When we sing the inspired words of King David, we hear Jesus Himself singing. The sinless, inspired praises of the King of Israel were written pre-emptively as a window into the inner life of His Greater Son, Jesus. We hear the joy of His heart when fellow-worshippers said unto Him, “Let us go into the House of the Lord!” (Ps. 122:1). We hear the agony of His betrayal when His “familiar friend lifted up his heel” (Ps. 41:9). We hear Him groaning under the crushing burden of sins – though not His own, rather, the transferred guilt of our sins to the Sin-Bearer (Ps. 69:4). We hear His grief as He feels forsaken by His Father (Ps. 22:1). No wonder Augustine wrote, “the golden key of the Psalter lies in a pierced hand.”

We sing the Psalms because Jesus wants us to sing them too

Not only does Jesus have a clearly-defined playlist; He also shares it with His people. But not in the same way a U.S. President might share with his fellow-citizens a Spotify playlist for suggested listening! King Jesus bids His subjects to sing His songs back to Him as a matter of joyful obedient worship.

It is sad to witness the “worship wars” in churches today. People ask, “should we use contemporary or traditional worship songs?” In other words, “will we choose worship songs that fit ‘with the times’ (con-temporaneous) – or that fit our particular church’s traditions (traditional)?” Instead, we should be asking, “Are our worship songs Biblical? Are they the songs that please God most, or that please us most?” After all, God is the audience of our worship, not man! If we love God, we will want to please Him in His worship. “God is Spirit, and those who worship Him must worship in spirit and truth” (John 4:24). That is, we must worship with the right spirit, and according to the Truth. We are called to “offer to God acceptable worship, with reverence and awe, for our God is a consuming fire” (Hebrews 12:28-29). Reformed Presbyterians have always been compelled by the consideration that God is holy. His worship must therefore not just be a happy thing, it must be a holy thing. We have never considered ourselves at liberty to decide what we think God would like best to listen to in His worship; and that is why we have restricted ourselves to Jesus’ playlist, by which “the Word of Christ dwells in us richly” – the Spiritual psalms, hymns and songs of the Bible (Col. 3:16; Eph.5:19).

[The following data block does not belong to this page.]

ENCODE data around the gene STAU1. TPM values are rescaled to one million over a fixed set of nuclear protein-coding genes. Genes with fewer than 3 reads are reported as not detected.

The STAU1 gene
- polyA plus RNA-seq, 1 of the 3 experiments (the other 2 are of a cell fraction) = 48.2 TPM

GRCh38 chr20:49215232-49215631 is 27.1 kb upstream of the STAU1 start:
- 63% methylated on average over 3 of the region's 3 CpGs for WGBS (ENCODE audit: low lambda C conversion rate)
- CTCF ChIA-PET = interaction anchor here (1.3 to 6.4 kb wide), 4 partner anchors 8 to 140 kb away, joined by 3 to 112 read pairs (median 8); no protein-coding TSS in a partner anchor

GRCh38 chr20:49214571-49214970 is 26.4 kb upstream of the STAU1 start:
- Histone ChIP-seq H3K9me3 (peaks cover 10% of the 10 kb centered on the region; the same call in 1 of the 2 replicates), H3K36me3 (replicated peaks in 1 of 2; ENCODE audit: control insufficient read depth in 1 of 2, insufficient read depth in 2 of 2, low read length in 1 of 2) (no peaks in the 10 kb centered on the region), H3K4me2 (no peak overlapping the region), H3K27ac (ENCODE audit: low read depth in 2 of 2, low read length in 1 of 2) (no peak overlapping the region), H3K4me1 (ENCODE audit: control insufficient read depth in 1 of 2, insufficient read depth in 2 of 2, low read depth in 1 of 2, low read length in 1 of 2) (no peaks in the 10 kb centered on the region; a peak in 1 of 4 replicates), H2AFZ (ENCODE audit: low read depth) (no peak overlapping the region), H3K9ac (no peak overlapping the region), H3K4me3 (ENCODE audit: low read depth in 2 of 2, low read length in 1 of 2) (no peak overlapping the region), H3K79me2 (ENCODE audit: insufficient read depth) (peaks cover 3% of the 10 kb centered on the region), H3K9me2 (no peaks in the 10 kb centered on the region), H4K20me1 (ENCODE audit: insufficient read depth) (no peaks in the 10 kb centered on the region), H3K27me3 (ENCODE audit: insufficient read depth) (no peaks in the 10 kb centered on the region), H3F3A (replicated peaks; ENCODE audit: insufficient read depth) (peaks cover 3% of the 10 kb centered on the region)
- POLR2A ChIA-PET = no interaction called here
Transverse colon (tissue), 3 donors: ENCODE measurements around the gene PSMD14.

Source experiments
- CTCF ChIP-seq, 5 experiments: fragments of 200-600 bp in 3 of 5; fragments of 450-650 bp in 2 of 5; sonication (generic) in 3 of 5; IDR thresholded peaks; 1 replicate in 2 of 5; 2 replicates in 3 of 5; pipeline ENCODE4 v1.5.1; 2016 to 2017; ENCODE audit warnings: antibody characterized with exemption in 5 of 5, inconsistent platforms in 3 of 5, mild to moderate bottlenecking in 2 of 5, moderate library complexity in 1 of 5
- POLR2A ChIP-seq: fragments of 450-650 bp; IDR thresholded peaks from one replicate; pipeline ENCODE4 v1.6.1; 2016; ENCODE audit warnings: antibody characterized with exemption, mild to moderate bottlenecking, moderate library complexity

As I perused my daughter’s Spotify playlist on her shiny new phone, it soon became clear that we don’t always share the same musical tastes. Much as I am tempted to quietly “enrich” her new playlist by slipping in a few Mozart piano concertos or Sibelius symphonies, I don’t think she would be too pleased with my well-meant additions, and I doubt they’d stay on her playlist for very long! Nor could I probably persuade her that my preferences are what she in fact really enjoys – because that simply isn’t the case!

In a similar way, we are not at liberty to slip a few songs of our own composition onto Jesus’ perfect playlist; He knows what He delights to hear sung by His people – and that should be enough to satisfy us too. With the best will in the world, when we write our own hymns, we tell God what we think He is like, and often get it wrong. But when we sing Jesus’ playlist, we will tell Him what He has perfectly revealed Himself to be, our worship will be joyfully satisfying, and most important of all, God will be glorified.